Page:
EBR Redevelopment Authority working to spruce up Plank Road
BATON ROUGE, LA (WAFB) - To gain a true perspective of what the people of Baton Rouge need, city leaders chose to go straight to the source.
"It’s time to rise above all this,” Herbert Moore, President of Istrouma Improvement Association said. “We’ve been down for so long. It’s time for us to get up.”
Residents and business owners along the Plank Road corridor participated in Saturday’s “Walk the Plank” event, organized by the East Baton Rouge Redevelopment Authority ( EBRRD ). A trolley picked up attendees from the Sacred Heart Church on Main Street, made several stops on Plank Road where EBRRD representatives and residents discussed what’s best for the city’s oldest commercial corridor.
EBRRD’s primary goals are focused on fighting blight, fixing up neighborhoods and forwarding the proposed bus rapid transit improvements. The plan includes a comprehensive revitalization effort that the redevelopment authority is hosting to improve the conditions and opportunities.
It’s a battle community leaders say begins on Plank Road.
“Plank Road is one of the oldest commercial corridors in the city-parish,” Christopher Tyson, CEO of the East Baton Rouge Redevelopment Authority said. “It’s the heart of Baton Rouge.”
Tyson adds that mobility is important for the redevelopment of the community and particularly for the northern part of the parish. “We have our highest concentration of zero-car households and one of the highest transit usages routes in the city-parish.”
During the ride tour and community walk, city leaders dialed in on economic development.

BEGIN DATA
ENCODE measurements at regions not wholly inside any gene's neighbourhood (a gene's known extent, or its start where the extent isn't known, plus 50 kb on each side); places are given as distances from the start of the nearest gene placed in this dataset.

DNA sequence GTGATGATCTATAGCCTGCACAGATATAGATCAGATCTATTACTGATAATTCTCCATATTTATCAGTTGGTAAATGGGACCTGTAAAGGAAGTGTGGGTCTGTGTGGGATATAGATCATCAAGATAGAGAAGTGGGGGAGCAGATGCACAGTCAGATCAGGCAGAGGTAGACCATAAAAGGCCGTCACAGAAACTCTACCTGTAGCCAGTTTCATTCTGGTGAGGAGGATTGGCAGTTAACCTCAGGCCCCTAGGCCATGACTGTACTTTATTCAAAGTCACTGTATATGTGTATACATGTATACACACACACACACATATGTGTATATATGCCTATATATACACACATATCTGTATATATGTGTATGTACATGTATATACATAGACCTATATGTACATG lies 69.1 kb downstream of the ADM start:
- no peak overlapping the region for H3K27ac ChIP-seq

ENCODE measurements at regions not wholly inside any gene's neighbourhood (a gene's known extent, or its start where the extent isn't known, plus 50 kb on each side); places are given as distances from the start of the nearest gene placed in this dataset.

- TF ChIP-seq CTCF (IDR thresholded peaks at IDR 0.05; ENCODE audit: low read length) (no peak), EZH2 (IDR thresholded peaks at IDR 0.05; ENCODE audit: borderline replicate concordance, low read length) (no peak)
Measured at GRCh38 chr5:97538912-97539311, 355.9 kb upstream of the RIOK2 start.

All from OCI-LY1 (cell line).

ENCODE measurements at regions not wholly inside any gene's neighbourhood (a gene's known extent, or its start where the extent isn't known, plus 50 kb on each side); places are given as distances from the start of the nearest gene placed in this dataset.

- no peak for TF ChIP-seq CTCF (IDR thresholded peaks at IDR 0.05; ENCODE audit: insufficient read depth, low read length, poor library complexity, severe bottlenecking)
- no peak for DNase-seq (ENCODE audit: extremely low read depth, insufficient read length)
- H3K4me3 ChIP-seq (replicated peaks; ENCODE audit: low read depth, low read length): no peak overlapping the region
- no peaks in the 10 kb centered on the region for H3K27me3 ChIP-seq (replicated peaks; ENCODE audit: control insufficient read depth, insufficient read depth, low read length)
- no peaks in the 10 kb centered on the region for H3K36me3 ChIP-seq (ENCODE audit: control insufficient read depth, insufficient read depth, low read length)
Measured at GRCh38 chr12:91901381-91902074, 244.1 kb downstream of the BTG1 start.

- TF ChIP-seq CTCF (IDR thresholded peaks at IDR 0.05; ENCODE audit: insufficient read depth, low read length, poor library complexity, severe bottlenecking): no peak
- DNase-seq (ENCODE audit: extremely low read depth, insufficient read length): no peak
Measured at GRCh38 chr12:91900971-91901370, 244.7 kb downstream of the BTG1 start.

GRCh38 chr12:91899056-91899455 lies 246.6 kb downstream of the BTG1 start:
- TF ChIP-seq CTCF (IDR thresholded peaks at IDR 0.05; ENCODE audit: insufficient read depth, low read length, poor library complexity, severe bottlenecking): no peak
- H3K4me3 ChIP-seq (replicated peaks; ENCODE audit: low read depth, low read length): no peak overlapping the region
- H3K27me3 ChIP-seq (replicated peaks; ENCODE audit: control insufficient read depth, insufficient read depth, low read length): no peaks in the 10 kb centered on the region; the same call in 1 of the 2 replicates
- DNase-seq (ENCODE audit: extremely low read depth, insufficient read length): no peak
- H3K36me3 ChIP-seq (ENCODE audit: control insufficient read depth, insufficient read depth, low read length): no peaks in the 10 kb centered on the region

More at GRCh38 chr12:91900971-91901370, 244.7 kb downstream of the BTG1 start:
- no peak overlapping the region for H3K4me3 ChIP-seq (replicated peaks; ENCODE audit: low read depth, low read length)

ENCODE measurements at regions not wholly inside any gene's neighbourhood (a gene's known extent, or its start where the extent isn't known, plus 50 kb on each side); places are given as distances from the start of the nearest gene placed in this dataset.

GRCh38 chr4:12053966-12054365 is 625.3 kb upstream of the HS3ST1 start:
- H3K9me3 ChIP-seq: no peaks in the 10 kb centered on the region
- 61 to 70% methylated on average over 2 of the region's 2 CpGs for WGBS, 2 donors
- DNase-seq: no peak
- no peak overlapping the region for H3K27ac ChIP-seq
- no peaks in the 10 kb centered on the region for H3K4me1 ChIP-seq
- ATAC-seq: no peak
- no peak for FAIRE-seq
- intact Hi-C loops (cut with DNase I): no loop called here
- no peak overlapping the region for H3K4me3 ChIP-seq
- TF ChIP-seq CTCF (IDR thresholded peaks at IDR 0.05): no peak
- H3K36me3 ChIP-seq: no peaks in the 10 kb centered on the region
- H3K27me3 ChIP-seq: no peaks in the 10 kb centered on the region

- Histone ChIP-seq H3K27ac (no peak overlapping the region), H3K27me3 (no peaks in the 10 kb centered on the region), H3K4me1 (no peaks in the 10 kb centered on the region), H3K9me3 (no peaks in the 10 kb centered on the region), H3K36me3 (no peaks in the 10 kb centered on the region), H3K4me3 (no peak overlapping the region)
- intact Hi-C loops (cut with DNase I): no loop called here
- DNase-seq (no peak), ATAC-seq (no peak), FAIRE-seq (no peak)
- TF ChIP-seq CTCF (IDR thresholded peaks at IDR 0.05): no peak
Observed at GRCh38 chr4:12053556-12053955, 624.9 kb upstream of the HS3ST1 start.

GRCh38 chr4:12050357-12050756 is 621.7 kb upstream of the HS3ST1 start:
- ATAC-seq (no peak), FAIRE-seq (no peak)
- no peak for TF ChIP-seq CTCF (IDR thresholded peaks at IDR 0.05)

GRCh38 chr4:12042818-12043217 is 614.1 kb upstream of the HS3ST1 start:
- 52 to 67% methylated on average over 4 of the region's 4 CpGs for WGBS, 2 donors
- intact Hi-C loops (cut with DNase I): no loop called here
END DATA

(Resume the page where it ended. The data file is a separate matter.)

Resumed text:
Tyson said the redevelopment authorities wants to bring people to the corridor to help them understand some of the existing conditions. “We’re thinking through what the community needs and how to use the vacancy and the blight to turn that around into something productive,” Tyson said.
The authority owns a 3,000 square foot vacant building formerly known as The R&B Cafe along at the intersection of Plank Road and Weller Avenue. Leaders of the EBR Redevelopment Authority say that building has historical value and can be given new life. They want ideas to bring it up to par. Some see it may be serving a dual purpose as a grocery store and community center.
“We want to keep the kids in that community safe,” Istrouma Improvement Association President, Herbert Moore, said. “That’s what we’re looking for. Anything to enhance the community.”
The last stop of the tour brought concerned citizens to a part of town that most probably don't travel to and that's exactly why the EBR Redevelopment Authority is working.
They say it’s a fight that will take everyone to win.
“Everyone has to come together,” Tyson says. “No matter where you live in Baton Rouge, no matter what part of the city that you're from. Everyone has a stake in making Baton Rouge a great place.”
It’s not too late to give the EBR Redevelopment Authority feedback. The organization hosting a food truck roundup on April 6th and the public is invited to attend.
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